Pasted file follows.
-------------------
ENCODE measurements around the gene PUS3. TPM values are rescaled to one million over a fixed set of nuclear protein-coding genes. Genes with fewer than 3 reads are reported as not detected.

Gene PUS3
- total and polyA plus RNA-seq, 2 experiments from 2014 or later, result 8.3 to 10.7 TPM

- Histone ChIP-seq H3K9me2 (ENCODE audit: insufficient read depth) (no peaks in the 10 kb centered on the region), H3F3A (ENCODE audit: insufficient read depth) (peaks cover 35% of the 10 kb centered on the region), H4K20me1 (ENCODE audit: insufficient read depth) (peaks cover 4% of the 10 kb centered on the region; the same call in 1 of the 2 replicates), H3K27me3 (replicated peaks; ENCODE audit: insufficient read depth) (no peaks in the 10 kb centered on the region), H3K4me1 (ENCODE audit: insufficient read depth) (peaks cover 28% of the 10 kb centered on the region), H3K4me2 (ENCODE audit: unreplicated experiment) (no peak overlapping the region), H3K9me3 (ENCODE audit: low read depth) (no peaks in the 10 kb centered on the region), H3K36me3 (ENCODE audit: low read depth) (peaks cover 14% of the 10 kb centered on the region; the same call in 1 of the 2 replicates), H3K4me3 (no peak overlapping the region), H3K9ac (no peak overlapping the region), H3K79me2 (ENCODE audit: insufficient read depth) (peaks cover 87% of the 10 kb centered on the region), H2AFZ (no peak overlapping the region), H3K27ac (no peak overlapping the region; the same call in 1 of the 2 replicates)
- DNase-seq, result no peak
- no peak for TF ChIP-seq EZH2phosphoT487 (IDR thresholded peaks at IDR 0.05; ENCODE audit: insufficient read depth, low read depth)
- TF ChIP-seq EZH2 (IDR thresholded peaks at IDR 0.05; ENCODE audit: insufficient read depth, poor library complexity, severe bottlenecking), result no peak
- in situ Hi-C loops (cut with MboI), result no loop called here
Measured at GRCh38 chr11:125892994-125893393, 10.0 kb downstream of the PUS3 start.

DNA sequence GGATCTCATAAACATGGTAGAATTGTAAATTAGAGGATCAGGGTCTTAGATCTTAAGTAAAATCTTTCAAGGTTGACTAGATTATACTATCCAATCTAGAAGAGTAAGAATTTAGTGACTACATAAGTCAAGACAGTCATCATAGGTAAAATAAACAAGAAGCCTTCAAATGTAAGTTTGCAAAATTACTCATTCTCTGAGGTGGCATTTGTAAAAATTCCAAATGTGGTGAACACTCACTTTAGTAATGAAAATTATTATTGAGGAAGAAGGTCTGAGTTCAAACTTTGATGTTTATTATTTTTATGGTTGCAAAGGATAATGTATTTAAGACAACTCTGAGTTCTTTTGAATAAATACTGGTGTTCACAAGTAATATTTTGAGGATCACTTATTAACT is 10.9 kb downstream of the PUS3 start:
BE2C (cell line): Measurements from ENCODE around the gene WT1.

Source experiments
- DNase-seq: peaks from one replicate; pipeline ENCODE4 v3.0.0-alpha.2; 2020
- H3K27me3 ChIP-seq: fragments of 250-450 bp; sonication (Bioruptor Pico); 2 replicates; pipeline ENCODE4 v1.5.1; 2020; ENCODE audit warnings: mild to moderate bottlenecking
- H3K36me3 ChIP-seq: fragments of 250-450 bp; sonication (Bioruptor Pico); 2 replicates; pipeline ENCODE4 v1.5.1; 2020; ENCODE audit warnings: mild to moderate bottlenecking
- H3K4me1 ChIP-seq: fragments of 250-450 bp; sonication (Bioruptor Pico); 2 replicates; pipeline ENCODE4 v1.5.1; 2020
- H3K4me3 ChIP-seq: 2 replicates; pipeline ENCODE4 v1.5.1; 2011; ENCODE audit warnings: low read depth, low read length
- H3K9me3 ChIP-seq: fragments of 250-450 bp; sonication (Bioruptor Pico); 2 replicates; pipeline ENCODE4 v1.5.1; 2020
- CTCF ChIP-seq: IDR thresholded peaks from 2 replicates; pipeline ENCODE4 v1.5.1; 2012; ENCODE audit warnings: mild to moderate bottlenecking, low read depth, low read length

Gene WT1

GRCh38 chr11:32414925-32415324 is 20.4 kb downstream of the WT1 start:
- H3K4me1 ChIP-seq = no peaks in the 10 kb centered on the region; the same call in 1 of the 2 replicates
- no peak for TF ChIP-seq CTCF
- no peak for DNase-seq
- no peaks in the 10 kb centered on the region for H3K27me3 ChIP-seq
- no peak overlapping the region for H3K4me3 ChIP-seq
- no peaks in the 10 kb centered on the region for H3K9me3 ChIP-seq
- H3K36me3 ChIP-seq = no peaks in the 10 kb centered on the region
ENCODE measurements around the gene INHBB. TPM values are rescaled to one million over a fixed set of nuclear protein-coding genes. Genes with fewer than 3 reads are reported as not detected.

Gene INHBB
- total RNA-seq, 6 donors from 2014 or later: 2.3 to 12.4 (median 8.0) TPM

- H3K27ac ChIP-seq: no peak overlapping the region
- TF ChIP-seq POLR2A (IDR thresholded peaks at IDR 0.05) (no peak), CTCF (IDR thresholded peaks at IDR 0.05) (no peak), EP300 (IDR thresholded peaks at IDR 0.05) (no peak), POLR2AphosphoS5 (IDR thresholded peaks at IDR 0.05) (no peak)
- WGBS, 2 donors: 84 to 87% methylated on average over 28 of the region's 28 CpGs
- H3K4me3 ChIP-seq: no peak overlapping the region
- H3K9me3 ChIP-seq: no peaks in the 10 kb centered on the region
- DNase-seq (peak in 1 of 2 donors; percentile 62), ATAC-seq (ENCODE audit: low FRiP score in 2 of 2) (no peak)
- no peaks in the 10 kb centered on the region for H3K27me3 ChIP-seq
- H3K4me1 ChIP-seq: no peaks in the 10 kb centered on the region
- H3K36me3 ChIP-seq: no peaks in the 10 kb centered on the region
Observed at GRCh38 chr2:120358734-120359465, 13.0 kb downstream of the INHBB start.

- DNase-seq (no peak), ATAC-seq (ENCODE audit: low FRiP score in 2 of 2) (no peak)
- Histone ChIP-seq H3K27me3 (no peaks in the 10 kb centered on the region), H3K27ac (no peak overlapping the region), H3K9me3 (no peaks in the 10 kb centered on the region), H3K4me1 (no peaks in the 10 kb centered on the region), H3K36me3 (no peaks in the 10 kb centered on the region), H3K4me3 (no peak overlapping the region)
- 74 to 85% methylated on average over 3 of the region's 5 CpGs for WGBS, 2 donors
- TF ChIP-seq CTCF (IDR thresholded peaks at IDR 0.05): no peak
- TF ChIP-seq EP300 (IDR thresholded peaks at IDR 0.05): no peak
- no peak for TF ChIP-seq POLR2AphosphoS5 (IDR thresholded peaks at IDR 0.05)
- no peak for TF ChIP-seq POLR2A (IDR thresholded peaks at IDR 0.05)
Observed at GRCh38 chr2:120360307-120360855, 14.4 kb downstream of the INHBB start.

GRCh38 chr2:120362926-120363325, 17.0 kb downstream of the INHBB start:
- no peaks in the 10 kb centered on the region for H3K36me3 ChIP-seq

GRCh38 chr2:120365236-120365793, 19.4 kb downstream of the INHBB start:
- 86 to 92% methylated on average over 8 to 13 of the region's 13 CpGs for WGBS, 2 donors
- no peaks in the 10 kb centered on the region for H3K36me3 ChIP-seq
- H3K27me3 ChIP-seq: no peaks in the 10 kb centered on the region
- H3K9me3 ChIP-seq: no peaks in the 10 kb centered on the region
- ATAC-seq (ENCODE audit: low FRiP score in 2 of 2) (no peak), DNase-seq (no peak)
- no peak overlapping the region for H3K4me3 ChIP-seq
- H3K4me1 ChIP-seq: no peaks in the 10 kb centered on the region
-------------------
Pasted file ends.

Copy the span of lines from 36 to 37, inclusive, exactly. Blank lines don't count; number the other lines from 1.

- H3K9me3 ChIP-seq: no peaks in the 10 kb centered on the region
- DNase-seq (peak in 1 of 2 donors; percentile 62), ATAC-seq (ENCODE audit: low FRiP score in 2 of 2) (no peak)